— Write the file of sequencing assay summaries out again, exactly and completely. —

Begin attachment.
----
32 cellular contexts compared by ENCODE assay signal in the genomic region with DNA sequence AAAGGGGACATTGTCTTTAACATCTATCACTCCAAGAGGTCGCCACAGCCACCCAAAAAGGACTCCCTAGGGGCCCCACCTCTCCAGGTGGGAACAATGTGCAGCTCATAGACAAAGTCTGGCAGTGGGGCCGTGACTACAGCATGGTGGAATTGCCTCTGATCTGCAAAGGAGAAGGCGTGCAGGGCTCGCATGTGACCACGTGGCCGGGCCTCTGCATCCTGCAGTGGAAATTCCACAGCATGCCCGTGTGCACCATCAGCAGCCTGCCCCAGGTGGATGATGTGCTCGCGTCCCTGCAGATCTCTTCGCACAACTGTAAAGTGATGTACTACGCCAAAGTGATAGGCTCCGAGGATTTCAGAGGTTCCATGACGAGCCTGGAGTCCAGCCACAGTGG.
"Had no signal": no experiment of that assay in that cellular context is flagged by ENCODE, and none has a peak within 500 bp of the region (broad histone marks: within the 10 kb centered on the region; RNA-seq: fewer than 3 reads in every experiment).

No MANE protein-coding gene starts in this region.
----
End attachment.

32 cellular contexts compared by ENCODE assay signal in the genomic region with DNA sequence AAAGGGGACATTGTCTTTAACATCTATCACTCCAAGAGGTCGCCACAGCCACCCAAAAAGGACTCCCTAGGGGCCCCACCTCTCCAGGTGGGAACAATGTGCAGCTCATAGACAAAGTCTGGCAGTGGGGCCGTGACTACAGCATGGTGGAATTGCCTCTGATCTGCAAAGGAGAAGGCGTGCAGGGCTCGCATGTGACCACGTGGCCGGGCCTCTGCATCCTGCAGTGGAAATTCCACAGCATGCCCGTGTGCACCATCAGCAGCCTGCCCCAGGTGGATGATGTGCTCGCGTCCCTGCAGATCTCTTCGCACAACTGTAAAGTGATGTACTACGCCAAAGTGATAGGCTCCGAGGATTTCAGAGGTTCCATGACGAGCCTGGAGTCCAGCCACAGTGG.
"Had no signal": no experiment of that assay in that cellular context is flagged by ENCODE, and none has a peak within 500 bp of the region (broad histone marks: within the 10 kb centered on the region; RNA-seq: fewer than 3 reads in every experiment).

No MANE protein-coding gene starts in this region.